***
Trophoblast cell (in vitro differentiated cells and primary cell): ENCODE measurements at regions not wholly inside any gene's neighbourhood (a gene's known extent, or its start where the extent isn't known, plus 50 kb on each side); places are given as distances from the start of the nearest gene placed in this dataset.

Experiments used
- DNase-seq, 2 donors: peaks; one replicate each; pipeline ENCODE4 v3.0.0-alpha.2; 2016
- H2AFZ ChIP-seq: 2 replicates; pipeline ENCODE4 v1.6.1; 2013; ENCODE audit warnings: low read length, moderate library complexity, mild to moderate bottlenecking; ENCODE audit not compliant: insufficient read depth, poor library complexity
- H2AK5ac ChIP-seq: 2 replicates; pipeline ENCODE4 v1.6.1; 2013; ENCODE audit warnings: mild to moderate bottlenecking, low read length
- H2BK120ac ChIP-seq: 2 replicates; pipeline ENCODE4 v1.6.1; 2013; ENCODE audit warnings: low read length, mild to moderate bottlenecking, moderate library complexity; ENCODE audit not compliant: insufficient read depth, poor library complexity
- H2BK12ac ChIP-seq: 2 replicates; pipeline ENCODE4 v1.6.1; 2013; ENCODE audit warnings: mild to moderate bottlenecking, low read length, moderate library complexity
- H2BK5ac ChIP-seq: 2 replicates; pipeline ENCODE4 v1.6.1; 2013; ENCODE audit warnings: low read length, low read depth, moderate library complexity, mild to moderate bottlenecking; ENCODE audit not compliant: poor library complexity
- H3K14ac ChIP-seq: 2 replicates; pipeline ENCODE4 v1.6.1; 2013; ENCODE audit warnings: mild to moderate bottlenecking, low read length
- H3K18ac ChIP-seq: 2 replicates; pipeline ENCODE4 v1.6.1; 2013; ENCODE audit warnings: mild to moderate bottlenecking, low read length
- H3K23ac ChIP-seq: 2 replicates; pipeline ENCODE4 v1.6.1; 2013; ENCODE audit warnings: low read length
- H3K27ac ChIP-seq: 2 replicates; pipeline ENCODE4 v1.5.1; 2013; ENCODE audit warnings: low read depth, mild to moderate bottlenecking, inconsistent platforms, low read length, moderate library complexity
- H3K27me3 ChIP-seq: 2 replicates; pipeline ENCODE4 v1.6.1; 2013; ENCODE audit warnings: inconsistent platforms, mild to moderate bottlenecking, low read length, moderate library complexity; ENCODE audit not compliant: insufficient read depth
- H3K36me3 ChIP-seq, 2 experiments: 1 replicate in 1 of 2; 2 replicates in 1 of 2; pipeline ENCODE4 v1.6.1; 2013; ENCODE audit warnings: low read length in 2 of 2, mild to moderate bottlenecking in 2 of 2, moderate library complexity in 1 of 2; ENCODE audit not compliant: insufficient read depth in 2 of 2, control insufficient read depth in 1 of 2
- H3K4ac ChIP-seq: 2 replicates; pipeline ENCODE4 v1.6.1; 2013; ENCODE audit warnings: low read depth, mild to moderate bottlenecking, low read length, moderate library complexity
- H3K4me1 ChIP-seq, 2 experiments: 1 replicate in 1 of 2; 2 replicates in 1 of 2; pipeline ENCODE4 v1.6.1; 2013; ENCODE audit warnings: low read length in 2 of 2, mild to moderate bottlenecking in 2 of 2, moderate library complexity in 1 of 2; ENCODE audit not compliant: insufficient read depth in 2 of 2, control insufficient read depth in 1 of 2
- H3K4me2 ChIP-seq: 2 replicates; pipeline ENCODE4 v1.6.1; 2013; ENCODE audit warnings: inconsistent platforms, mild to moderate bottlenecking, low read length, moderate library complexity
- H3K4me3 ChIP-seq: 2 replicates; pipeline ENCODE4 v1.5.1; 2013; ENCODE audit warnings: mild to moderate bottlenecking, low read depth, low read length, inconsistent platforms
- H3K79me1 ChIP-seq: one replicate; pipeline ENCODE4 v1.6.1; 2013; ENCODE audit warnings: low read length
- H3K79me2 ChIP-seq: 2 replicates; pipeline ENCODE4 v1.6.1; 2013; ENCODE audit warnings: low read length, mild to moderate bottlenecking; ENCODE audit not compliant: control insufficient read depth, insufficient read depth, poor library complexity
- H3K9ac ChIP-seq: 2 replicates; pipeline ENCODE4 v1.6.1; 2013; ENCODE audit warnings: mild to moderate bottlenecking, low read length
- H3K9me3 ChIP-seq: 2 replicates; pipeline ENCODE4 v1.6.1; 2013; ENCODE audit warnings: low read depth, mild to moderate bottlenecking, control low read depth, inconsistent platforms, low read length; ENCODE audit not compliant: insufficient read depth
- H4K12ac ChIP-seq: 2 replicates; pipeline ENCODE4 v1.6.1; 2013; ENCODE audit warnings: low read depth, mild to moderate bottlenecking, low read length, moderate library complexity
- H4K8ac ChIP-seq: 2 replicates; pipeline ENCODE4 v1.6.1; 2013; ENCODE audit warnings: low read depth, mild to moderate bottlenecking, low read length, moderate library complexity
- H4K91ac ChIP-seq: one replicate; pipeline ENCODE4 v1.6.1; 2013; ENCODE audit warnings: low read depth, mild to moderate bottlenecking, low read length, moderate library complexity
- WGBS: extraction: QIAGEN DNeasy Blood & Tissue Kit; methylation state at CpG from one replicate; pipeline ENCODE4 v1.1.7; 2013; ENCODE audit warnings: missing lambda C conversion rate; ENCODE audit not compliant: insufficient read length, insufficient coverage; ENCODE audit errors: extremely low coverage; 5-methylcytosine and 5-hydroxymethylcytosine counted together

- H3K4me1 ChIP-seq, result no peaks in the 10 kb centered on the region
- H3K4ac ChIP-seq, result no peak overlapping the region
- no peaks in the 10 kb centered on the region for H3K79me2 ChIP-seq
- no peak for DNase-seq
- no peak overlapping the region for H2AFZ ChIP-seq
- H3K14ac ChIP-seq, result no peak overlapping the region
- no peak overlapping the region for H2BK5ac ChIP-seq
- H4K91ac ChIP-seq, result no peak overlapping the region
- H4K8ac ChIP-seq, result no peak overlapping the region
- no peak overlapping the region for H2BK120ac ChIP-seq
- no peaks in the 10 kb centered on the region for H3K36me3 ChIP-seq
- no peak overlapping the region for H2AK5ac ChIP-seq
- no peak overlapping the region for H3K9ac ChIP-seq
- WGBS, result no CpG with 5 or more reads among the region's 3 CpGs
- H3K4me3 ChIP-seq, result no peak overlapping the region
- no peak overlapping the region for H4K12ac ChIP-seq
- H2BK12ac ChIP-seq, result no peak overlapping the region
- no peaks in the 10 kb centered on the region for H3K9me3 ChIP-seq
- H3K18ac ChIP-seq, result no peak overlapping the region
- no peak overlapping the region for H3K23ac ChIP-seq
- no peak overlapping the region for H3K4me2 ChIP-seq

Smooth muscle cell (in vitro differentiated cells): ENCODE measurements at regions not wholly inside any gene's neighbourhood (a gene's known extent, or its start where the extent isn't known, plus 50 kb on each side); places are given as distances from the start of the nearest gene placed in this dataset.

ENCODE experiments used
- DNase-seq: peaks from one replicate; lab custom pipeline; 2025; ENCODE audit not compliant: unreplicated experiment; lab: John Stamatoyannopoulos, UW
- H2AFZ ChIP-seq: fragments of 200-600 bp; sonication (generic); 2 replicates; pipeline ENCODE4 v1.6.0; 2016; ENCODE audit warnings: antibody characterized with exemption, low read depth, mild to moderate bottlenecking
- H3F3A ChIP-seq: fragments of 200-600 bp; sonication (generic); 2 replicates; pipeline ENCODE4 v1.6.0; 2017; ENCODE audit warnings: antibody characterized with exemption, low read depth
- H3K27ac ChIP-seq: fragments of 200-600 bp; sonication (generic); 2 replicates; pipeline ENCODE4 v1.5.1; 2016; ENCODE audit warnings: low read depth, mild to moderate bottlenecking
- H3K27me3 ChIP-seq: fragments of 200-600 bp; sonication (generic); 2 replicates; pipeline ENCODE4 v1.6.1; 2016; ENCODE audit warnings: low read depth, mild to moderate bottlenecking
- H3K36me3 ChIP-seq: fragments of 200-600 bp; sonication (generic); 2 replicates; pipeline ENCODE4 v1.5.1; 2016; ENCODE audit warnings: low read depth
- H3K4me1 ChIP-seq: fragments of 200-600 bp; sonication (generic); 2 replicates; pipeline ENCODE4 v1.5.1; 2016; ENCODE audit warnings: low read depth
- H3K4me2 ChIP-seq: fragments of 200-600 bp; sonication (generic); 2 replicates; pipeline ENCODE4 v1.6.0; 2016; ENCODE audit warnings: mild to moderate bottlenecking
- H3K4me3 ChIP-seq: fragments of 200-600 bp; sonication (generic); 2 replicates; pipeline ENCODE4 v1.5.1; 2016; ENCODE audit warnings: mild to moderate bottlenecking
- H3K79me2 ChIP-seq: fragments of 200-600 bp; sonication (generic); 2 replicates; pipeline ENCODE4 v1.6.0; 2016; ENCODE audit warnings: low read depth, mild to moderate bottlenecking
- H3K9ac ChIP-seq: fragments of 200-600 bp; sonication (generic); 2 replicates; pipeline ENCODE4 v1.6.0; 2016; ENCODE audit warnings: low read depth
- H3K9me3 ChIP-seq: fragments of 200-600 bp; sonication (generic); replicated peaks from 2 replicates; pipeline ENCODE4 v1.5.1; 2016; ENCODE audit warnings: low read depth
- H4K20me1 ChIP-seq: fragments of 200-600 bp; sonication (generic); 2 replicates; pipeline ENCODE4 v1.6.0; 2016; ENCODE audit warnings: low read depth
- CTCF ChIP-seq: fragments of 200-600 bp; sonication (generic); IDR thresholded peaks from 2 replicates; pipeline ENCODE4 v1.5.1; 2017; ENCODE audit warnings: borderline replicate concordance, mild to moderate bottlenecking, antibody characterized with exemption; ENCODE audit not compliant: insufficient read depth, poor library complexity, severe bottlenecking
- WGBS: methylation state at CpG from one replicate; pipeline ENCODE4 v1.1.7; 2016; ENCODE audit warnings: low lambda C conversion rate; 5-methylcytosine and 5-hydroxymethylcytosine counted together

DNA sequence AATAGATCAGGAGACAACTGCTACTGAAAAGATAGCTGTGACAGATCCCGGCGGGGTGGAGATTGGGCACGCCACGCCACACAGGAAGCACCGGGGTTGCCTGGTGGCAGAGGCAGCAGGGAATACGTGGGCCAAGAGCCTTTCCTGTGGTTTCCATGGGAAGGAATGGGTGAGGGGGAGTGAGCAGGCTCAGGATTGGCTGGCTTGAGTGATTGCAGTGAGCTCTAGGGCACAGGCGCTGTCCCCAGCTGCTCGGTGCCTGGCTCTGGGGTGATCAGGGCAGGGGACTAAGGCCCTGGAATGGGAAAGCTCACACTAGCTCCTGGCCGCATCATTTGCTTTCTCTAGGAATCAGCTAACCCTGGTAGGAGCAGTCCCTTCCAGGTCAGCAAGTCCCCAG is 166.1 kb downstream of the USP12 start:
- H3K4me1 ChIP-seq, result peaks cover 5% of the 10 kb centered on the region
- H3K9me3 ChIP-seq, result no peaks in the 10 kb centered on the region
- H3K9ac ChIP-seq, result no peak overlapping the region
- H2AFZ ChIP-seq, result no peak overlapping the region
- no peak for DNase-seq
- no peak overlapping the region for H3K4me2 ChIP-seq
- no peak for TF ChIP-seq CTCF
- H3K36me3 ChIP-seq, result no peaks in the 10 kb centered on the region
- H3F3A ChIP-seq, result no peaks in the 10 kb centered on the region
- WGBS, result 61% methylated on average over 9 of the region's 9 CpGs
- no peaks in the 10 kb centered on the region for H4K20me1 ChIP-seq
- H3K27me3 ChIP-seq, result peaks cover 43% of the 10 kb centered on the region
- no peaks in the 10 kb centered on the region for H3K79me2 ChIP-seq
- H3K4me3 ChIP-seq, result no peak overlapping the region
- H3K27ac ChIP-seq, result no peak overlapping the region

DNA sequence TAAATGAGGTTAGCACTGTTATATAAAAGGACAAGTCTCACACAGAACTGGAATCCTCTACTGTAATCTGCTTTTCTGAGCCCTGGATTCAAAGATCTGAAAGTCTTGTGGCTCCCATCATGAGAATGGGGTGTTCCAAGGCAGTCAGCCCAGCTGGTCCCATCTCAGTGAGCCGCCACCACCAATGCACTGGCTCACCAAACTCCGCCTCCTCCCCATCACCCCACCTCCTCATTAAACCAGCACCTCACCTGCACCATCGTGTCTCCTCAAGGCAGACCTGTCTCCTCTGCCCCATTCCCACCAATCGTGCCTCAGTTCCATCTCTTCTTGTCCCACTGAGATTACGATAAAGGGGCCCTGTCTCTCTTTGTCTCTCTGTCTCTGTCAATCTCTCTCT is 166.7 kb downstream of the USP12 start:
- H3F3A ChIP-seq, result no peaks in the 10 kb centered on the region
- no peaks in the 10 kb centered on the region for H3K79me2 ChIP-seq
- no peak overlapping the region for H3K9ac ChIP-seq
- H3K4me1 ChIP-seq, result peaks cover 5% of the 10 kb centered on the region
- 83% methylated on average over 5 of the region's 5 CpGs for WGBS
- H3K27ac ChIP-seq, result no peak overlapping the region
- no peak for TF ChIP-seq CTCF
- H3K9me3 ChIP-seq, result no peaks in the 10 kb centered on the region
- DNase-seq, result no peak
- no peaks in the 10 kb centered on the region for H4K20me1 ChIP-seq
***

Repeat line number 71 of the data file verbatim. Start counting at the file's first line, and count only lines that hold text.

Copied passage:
- no peak overlapping the region for H3K4me2 ChIP-seq